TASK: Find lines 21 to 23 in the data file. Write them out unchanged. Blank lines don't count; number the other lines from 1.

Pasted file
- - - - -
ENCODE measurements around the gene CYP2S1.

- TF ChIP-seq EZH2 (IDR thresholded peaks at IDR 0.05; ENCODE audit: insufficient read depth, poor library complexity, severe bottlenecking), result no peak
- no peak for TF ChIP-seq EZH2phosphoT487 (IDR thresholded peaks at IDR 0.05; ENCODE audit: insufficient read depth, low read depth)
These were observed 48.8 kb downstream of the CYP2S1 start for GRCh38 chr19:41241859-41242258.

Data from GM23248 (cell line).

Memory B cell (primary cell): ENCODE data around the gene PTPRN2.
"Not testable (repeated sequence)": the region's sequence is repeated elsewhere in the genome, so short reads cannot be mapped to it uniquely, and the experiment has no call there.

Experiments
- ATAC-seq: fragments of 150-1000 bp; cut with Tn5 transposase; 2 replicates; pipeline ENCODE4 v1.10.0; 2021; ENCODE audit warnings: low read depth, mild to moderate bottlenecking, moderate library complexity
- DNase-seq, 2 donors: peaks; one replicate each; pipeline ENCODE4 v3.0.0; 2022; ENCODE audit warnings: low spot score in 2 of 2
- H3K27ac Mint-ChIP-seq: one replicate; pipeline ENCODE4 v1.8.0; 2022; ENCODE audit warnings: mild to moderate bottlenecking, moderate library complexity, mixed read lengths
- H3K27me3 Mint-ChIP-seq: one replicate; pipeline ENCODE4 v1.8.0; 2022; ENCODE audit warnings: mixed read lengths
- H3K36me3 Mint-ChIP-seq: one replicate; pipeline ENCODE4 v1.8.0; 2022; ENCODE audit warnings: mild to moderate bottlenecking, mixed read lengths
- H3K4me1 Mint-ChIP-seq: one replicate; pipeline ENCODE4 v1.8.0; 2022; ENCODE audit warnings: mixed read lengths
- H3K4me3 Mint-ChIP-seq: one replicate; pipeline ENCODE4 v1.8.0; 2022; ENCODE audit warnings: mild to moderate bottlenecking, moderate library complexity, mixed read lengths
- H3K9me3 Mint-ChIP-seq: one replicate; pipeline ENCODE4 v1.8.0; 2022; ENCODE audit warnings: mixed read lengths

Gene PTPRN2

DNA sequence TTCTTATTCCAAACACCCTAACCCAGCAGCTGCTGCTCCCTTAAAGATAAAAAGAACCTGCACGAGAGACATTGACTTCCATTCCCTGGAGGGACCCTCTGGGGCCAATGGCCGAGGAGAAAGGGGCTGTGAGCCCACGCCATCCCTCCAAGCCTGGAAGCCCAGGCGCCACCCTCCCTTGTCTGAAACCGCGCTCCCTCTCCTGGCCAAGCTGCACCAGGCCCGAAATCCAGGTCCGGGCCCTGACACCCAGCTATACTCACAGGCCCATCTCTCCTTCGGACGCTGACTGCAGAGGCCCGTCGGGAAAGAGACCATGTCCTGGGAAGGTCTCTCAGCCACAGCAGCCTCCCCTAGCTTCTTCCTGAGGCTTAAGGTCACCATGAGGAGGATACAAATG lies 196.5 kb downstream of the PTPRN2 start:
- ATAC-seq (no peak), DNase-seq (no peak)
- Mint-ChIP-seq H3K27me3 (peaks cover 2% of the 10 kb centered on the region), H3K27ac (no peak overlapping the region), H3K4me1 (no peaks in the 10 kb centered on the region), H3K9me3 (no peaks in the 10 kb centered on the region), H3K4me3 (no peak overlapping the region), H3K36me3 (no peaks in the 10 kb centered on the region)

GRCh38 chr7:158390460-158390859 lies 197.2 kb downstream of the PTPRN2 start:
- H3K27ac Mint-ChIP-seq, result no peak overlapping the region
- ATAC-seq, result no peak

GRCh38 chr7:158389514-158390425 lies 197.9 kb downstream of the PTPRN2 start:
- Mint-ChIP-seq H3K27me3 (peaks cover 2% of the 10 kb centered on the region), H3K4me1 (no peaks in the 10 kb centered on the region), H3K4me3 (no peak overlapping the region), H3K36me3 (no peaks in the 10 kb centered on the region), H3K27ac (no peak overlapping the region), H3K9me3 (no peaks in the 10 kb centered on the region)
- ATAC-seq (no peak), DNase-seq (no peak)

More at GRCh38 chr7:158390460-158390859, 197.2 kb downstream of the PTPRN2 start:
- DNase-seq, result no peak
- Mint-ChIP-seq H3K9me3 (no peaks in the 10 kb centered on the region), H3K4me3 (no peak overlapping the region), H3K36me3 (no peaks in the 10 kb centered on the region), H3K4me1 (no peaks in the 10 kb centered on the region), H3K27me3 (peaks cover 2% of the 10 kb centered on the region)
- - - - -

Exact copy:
GRCh38 chr7:158390460-158390859 lies 197.2 kb downstream of the PTPRN2 start:
- H3K27ac Mint-ChIP-seq, result no peak overlapping the region
- ATAC-seq, result no peak